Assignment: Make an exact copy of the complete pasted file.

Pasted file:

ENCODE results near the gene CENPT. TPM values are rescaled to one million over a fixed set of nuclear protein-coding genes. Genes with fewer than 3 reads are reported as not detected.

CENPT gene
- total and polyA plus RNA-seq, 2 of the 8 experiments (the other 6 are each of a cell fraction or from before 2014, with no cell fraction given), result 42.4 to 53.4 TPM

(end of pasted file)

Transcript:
ENCODE results near the gene CENPT. TPM values are rescaled to one million over a fixed set of nuclear protein-coding genes. Genes with fewer than 3 reads are reported as not detected.

CENPT gene
- total and polyA plus RNA-seq, 2 of the 8 experiments (the other 6 are each of a cell fraction or from before 2014, with no cell fraction given), result 42.4 to 53.4 TPM